Smart Antenna Design Using Adaptive Beam Forming And DOA For Wireless Communications

Beamforming Antenna
Beamforming Antenna (Credit – PhotoShare)

Beam forming in a smart antenna array makes use of a number of individual antennas and associated signal processors to create a desired transmission radiation patter.

The major benefits to using a smart, active antenna system come from a reduction in overall system power, reduction in communication interference, increase in system capacity  and increase in power efficiency.

Also, please read our companion article for additional information on Smart Antenna Fundamentals .

The simplest implementation is a an linear array of at least 4 to 8 independent antennas. This allows for a general coverage of an angular area. A more effective array is built in a matrix configuration. Two common approaches make use of either a Butler Matrix or a Blass Matrix. While the technical details are outside of the scope of this article, we do provide a very brief description of each: The Butler uses a combination of 64 antennas in an 8 by 8 pattern, with 45 degree placement offsets to implement phase shifts in the transmission signal. The Blass matrix can also be realized with 64 antennas. These are placed orthogonally and along the z-axis.

For transmission, the signal processing algorithms are used to calculate beam forming vectors by simultaneously activating one or more of the antennas in the array. As the name implies, beam forming creates a transmission signal with a spatial signature to maximize signal reception at the receiver. If there is two way communication from the receiver back to the transmitter, this can also enable location and tracking of the receiver. This is done by constructively adding the phases of the transmission signals in the desired  direction of the while simultaneously nulling the patterns where there is interference.

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More complex antenna arrays are adaptive, which allows for a much greater possible number of beam patterns, which can continuously modified. One significant advantage is that by using sophisticated Direction Of Arrival (DOA) estimation algorithms and a high speed processor, the transmission beam can effectively be steered in any direction. Using this beam forming method, it’s also possible to nullify any interfering signals. Adaptive beam forming also provides a transmission pattern that can track a moving object to maintain a constant signal strength to the receiver.

Building on this concept, an advanced version of switched beam arrays uses “Diversity Combining Techniques” to improve performance in noisy or failing communications channels. At its simplest, using feedback from the receiver it is possible to monitor the signal-to-noise ratio of the transmitted signal for each antenna element in the array. At periodic intervals, the element with the best SNR is selected. Diversity combining takes this one step further by instantaneously evaluating each element and assigning a weighted value to its SNR. A signal processor at the transmitter then extrapolates an optimum beam pattern and creates this using the a time delay transmission over the selected elements. While this is computationally intensive, it allows for the overall signal to be properly co-phased from the aggregate of the elements using variable power output on each element.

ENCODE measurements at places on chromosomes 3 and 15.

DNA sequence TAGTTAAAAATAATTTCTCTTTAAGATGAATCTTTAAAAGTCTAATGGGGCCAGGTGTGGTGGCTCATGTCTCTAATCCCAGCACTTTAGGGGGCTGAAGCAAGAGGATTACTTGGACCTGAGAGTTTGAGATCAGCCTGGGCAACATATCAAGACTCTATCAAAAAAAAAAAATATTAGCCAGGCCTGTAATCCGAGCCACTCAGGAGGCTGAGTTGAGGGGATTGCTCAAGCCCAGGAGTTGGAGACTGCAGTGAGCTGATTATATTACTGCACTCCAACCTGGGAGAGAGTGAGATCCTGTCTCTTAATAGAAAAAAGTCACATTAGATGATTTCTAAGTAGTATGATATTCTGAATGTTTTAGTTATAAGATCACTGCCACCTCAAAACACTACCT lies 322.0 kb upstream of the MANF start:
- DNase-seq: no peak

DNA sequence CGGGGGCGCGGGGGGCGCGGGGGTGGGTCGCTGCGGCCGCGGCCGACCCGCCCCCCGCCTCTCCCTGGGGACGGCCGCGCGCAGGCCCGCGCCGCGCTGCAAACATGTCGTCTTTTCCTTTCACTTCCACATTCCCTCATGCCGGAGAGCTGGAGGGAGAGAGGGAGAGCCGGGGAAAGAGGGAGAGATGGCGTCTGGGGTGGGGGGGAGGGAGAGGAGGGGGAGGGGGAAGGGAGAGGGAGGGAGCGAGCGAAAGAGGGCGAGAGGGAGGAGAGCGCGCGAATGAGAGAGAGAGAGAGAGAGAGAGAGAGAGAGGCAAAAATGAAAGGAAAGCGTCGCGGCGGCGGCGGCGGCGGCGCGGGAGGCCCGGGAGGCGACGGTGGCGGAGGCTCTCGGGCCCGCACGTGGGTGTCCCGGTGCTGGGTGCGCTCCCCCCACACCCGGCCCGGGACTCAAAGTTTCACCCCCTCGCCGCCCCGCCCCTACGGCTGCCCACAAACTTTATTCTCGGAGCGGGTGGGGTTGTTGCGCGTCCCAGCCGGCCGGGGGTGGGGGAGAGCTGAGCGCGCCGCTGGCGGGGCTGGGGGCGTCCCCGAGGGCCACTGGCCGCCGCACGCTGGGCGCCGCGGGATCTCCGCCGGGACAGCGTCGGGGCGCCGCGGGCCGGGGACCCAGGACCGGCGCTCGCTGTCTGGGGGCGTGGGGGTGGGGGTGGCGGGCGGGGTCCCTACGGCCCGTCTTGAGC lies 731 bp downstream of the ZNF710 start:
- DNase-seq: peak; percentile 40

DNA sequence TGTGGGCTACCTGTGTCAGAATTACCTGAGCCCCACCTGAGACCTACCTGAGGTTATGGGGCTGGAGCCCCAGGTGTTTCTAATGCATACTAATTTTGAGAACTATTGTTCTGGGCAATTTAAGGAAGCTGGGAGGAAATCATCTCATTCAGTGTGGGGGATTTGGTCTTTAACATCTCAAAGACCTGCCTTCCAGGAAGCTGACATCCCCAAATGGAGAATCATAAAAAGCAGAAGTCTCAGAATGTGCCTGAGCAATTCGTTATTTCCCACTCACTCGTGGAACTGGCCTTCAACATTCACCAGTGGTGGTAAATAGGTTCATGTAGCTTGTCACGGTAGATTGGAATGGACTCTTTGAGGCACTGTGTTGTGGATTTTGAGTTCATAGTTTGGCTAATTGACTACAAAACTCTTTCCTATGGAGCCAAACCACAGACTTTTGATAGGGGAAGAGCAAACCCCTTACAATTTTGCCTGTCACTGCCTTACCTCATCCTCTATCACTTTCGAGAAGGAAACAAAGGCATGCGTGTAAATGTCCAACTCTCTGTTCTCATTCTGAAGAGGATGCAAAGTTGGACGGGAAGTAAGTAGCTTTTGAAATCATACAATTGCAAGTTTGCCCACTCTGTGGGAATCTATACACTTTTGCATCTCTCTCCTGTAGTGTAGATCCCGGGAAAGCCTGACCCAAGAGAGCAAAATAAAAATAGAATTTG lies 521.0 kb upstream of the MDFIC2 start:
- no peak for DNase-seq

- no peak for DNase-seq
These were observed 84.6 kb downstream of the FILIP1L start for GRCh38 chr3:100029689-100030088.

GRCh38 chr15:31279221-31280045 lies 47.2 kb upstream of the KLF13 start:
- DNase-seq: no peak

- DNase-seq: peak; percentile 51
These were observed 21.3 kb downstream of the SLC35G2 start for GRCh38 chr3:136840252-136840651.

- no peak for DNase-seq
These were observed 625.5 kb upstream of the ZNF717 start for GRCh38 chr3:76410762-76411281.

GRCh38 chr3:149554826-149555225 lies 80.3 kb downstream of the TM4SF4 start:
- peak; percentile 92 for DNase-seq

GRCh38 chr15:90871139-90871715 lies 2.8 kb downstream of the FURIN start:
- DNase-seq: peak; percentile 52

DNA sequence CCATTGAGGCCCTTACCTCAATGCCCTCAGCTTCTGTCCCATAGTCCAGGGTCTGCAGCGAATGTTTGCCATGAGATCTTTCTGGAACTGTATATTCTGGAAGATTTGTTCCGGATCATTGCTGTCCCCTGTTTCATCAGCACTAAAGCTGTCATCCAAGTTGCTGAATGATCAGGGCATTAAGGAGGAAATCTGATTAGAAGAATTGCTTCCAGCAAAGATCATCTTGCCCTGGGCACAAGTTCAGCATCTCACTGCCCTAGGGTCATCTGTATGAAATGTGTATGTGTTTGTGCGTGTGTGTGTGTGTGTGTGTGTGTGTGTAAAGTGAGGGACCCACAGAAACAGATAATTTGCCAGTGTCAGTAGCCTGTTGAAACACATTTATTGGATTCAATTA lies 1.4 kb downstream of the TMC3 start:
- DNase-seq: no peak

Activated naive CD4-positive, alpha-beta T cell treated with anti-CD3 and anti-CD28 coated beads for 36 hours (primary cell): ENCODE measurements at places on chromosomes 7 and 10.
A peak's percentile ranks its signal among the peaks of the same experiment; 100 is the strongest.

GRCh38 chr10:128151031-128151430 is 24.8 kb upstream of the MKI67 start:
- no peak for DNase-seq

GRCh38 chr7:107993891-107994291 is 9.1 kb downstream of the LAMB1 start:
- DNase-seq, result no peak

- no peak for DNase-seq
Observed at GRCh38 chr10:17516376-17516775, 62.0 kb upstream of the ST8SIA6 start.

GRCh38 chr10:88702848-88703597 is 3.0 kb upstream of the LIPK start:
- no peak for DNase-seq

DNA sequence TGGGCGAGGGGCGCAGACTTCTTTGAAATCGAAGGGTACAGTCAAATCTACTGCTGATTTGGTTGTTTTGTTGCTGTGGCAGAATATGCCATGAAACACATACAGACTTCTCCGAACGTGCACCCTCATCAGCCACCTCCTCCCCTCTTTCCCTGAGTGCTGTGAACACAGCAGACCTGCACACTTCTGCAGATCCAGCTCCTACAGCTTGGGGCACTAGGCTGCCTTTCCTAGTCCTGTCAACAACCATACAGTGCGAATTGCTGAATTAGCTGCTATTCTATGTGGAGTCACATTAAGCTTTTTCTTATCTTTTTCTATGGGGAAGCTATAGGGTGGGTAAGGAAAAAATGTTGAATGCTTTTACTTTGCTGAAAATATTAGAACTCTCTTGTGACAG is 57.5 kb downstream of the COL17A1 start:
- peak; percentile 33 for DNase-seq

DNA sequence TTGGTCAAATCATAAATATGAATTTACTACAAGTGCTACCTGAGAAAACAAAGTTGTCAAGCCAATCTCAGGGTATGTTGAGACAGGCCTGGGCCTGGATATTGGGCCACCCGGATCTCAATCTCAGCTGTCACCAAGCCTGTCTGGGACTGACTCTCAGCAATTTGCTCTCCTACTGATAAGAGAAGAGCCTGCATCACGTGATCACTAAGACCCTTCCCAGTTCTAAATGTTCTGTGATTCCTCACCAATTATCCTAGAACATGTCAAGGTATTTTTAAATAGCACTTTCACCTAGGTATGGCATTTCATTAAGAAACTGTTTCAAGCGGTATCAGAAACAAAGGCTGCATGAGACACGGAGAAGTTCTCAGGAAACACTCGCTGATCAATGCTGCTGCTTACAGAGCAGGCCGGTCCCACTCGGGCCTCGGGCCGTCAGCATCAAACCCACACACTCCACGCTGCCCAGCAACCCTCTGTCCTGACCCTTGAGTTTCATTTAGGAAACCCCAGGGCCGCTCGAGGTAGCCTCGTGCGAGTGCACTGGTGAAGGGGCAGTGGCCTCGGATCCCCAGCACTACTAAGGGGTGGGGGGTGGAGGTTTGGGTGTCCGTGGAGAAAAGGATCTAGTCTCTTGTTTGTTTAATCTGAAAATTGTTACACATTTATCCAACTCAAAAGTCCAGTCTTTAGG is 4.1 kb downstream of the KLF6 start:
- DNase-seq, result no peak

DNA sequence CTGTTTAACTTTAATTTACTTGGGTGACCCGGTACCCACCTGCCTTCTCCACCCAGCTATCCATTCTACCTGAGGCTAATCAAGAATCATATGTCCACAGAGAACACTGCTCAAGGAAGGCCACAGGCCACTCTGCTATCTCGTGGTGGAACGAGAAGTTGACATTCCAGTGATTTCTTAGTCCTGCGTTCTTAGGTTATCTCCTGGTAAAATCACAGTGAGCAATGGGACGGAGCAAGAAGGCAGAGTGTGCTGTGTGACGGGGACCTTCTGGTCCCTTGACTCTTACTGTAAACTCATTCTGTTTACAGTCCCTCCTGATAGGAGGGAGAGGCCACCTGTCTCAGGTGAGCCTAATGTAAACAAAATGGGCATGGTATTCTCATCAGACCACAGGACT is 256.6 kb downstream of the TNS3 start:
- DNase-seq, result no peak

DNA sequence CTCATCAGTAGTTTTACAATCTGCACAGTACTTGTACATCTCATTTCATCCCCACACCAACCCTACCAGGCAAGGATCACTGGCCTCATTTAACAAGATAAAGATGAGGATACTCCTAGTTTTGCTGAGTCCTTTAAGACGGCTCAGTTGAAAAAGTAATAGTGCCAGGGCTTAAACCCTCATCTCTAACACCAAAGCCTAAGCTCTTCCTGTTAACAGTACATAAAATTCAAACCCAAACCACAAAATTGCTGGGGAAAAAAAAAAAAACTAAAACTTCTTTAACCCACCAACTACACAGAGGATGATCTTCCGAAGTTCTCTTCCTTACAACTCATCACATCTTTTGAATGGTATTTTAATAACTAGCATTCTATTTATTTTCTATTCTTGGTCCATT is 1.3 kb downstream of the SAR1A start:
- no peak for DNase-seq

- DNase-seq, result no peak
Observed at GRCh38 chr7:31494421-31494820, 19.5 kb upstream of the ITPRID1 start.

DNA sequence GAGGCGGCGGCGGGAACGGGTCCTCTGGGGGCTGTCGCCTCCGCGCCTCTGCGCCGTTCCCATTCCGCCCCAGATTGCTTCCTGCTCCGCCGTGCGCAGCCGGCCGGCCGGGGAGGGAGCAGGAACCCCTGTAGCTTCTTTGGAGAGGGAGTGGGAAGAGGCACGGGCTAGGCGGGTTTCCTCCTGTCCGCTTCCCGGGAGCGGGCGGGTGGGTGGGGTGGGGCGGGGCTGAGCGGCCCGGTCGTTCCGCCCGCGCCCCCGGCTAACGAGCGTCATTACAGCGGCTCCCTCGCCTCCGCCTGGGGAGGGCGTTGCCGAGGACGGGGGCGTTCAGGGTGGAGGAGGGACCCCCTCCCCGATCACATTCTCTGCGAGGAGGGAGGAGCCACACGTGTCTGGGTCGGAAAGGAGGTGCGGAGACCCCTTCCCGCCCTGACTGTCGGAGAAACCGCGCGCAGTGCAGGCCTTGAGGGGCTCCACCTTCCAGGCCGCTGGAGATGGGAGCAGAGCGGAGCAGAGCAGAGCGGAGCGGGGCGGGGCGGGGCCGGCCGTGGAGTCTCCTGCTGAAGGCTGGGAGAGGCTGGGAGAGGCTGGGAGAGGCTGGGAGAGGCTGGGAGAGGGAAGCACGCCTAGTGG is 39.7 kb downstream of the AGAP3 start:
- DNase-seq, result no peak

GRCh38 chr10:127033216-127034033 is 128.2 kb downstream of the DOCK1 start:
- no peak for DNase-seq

The radiation pattern achieved with adaptive beam forming will typically have an excellent high gain center with very low side lobes. These are achieving a 10dB to 15 dB advantage over a standard array configuration, with up to 30 dB in the next 5 years.

Beam forming smart antennas allow for greater performance than is achievable with a simpler beam switching or switch diversity implementation (both of which are in turn better than a standard, fixed antenna system). There is a greater cost associated with the signal processing requirements as well as the number of antennas required. However, implementing a smart antenna array using adaptive beam forming is a very cost effective method to provide a greater quality of service (QOS) to customers while potentially increasing the overall system capacity and data rates.

For more information on this topic, please read these articles:

Smart Antenna Fundamentals

Multiple-Input Multiple-Output Antennas

Switched Beam Antennas

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1 Comment

  1. Corti says

    In some loconiats yes, but in most loconiats no. The loconiats where they work best have the following characteristics:-Close to TV transmitter (high signal strength)-No muti-path problems-All TV stations transmitting in UHF frequency bandClassic 7.5 diameter loops only work in the UHF band. They don’t work worth squat with VHF signals. Many areas in the US do have VHF digital stations.Loops have low gain, so they won’t work well for distant reception.And loops are not very directional, so if you have multi-path problems with your TV signals, they don’t tend to work very well.(Muti-path means that TV signals are reflected off of objects such that your TV antenna receives more than one version of the signal from a single station. This causes ghosts with analog reception, but it can easily confuse a digital TV tuner such that the reception breaks up.)

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